The King’s Thpeech

Have you heard the one about the lisping king? You’ve probably noticed that, while Hispanophones from this hemisphere generally pronounce s, z, and soft c (i.e. before front vowels) identically, Spaniards make a distinction. They say s as we do in English (it’s a voiceless alveolo-palatal fricative, if you’re keeping score), except that English seems to produce its s and similar sounds with more force than Spanish. The c and z are instead produced by pressing the tip of the tongue against the teeth, like (a softer version of) the th in English thin or ether. This sound is usually represented in phonetics by the Greek letter theta.
The story that I and countless others have been told be people who should have known better is that the theta pronunciation originated when the King of Spain (in the version I heard it was just a prince, but whatevs) had a severe lisp that prevented him from pronouncing cinco or mozo correctly. Then either (a) a royal edict was promulgated requiring everyone to lisp, or (b) imitating the royal speech impediment became so fashionable that soon everybody was doing it. This story oozes such bogosity from every pore that I am amazed to have heard it from educated people.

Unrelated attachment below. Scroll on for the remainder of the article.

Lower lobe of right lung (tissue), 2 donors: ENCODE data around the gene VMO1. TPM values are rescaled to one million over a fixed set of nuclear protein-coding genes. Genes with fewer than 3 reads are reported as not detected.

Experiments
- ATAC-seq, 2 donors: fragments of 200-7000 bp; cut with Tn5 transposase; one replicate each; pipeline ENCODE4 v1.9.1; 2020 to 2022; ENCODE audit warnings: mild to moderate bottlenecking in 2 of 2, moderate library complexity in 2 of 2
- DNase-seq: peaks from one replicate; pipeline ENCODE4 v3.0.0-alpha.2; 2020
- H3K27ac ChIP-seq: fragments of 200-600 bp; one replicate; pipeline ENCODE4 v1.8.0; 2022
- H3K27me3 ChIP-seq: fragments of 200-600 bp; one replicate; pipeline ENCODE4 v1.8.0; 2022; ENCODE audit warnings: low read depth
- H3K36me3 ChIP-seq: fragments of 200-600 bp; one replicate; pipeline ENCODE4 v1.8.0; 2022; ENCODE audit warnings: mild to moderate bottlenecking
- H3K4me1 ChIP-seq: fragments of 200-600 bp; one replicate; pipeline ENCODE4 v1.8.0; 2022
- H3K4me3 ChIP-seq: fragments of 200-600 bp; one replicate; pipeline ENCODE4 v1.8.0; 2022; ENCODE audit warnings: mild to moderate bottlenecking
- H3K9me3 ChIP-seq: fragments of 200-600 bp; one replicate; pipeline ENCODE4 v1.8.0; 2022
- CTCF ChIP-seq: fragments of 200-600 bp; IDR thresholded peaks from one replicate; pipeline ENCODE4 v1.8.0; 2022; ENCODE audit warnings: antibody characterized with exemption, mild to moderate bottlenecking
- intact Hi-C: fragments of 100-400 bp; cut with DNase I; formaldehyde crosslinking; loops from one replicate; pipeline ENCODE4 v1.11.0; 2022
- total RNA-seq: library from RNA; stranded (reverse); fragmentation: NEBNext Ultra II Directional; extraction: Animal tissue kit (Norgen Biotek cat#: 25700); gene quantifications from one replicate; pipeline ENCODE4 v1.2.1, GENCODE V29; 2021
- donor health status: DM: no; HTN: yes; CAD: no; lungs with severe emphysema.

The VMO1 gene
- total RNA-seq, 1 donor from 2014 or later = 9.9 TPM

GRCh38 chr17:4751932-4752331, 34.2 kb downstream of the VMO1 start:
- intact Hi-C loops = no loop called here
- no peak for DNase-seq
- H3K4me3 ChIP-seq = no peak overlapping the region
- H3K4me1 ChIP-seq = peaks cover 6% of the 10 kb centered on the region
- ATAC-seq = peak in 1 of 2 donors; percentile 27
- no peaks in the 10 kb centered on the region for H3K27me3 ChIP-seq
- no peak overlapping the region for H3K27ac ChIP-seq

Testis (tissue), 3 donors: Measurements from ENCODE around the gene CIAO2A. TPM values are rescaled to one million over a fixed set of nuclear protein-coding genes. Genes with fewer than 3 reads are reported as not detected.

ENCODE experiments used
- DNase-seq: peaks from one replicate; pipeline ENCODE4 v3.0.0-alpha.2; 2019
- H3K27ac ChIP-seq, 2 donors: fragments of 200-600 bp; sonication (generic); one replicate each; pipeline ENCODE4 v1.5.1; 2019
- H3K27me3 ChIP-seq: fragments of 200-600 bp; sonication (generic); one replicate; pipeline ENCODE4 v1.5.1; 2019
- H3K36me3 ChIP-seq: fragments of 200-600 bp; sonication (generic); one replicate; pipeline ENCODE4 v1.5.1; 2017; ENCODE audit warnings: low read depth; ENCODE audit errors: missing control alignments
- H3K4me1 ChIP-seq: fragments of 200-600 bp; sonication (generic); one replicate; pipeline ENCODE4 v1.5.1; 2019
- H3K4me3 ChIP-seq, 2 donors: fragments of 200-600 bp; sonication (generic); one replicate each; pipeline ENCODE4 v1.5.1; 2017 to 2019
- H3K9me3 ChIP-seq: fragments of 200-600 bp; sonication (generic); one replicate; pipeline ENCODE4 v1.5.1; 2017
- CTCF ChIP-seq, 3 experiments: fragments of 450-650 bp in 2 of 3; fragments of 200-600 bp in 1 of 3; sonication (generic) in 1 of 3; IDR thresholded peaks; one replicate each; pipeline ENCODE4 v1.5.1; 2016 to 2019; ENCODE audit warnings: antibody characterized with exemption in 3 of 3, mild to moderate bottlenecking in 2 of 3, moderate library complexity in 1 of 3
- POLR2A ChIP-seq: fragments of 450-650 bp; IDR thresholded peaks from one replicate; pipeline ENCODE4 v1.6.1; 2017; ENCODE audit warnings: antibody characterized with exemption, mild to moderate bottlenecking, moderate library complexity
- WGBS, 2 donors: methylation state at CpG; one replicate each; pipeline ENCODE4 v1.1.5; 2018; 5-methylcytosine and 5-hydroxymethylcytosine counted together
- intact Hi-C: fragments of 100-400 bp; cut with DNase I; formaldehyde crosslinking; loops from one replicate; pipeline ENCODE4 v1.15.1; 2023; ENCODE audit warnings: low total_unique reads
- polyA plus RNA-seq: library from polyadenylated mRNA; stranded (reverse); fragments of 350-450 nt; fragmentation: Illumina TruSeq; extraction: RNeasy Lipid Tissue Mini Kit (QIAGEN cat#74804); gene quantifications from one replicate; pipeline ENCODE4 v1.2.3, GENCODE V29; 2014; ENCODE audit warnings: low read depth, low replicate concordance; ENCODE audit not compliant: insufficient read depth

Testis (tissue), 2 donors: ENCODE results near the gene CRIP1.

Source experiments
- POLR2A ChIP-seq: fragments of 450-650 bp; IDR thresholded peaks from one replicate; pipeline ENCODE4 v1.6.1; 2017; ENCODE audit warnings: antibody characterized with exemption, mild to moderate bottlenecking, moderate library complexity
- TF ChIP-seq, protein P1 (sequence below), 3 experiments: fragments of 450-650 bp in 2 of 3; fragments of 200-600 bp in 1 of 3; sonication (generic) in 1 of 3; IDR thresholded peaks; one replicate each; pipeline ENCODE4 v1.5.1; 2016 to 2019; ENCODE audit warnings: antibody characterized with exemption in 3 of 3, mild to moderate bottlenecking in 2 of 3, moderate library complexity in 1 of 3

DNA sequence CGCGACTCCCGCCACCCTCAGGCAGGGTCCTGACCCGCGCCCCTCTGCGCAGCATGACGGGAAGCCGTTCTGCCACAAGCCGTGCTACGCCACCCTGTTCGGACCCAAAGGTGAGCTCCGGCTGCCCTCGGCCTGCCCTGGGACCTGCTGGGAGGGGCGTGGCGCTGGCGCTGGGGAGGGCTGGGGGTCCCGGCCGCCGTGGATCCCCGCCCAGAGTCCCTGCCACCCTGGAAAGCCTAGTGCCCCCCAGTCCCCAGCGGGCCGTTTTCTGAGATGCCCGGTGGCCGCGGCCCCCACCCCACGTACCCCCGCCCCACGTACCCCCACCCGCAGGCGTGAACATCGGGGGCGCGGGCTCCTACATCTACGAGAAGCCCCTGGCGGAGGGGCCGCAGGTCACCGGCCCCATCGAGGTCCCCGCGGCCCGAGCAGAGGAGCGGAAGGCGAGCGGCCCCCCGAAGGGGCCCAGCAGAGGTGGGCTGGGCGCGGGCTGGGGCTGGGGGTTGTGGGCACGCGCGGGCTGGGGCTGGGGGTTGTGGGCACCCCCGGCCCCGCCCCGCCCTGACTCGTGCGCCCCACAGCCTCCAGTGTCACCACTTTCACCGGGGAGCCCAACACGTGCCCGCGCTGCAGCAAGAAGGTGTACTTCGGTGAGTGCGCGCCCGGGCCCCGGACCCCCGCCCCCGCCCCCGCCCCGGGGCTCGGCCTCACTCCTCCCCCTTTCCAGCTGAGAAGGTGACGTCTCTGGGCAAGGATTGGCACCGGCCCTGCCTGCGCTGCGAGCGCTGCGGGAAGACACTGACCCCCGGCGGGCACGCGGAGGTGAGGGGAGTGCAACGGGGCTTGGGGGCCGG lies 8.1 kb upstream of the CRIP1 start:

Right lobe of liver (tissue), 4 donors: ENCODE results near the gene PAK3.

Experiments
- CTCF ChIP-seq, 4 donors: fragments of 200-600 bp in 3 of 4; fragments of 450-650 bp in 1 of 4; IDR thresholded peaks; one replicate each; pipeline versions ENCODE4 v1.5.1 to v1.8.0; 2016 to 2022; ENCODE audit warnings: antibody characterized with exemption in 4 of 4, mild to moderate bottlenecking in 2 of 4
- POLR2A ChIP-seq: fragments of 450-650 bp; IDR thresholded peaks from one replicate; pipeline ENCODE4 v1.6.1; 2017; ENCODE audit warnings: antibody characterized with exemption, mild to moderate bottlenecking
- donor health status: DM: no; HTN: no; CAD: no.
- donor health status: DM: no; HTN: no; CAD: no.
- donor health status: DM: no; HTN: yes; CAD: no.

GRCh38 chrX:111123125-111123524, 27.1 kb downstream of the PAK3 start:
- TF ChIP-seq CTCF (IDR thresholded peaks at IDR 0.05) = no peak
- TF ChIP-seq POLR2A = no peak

First, how is it that the King couldn’t say the /s/ sound in cinco but he could say it in sin, couldn’t say it in zero but could say it just fine in serio? If the story were true, Spaniards would say the s as a theta too—it doesn’t take any expertise in Spanish linguistics to see that. Second, why does Spanish have different letters instead of using the same letter for what, in American Spanish, is the same sound? Surely it is more likely that the sounds used to be different and then fell together in some dialects than that the Spaniards mischievously used three letters for the same sound and then invented a different sound for two of them….right?
So why is this dumbass story so appealing? Part of it is a sort of “empire writes back” impulse for ex-colonies to thumb their noses at the metropolis, which is understandable; I’m sure Spaniards can be annoying, and for that matter I wish that the World Cup had been won by someone who played a more exciting and less constipated style of soccer. But that’s no reason to go spreading lies.
There’s also a broader reason: people love stories that trace a linguistic phenomenon to some famous person. I’ve been told (again by a reasonably educated person) that the word “gaudy” derives from the architect Gaudi (just as a cheming cynic is said to be Machiavelly, or a weird foreign film might be Felliny, I guess), and have read that “marmalade” is so called because Mary Queen of Scots ate it when she was sick, hence “Marie Malade.”  I must say that if I were running the Jam & Jelly Council I would not be thrilled at having my product called “Sick Mary”; the word comes from Portugues marmelo meaning quince, which I guess was a popular flavor back in the day.